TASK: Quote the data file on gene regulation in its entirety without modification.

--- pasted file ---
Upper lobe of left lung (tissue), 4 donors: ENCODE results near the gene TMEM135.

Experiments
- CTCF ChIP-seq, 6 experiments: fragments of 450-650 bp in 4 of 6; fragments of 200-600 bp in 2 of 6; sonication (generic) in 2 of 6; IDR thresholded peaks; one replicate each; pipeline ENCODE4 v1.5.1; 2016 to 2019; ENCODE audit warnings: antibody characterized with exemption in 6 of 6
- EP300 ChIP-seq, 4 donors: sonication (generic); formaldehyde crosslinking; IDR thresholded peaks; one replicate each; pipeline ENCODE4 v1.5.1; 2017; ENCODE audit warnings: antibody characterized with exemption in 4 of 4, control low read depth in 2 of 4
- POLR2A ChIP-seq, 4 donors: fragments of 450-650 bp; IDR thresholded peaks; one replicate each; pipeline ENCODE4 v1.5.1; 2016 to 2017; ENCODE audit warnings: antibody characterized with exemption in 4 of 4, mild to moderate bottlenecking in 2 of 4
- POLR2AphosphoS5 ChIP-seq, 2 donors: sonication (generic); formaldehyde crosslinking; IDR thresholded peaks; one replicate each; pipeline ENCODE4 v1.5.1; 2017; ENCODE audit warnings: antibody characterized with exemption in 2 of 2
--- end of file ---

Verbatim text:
Upper lobe of left lung (tissue), 4 donors: ENCODE results near the gene TMEM135.

Experiments
- CTCF ChIP-seq, 6 experiments: fragments of 450-650 bp in 4 of 6; fragments of 200-600 bp in 2 of 6; sonication (generic) in 2 of 6; IDR thresholded peaks; one replicate each; pipeline ENCODE4 v1.5.1; 2016 to 2019; ENCODE audit warnings: antibody characterized with exemption in 6 of 6
- EP300 ChIP-seq, 4 donors: sonication (generic); formaldehyde crosslinking; IDR thresholded peaks; one replicate each; pipeline ENCODE4 v1.5.1; 2017; ENCODE audit warnings: antibody characterized with exemption in 4 of 4, control low read depth in 2 of 4
- POLR2A ChIP-seq, 4 donors: fragments of 450-650 bp; IDR thresholded peaks; one replicate each; pipeline ENCODE4 v1.5.1; 2016 to 2017; ENCODE audit warnings: antibody characterized with exemption in 4 of 4, mild to moderate bottlenecking in 2 of 4
- POLR2AphosphoS5 ChIP-seq, 2 donors: sonication (generic); formaldehyde crosslinking; IDR thresholded peaks; one replicate each; pipeline ENCODE4 v1.5.1; 2017; ENCODE audit warnings: antibody characterized with exemption in 2 of 2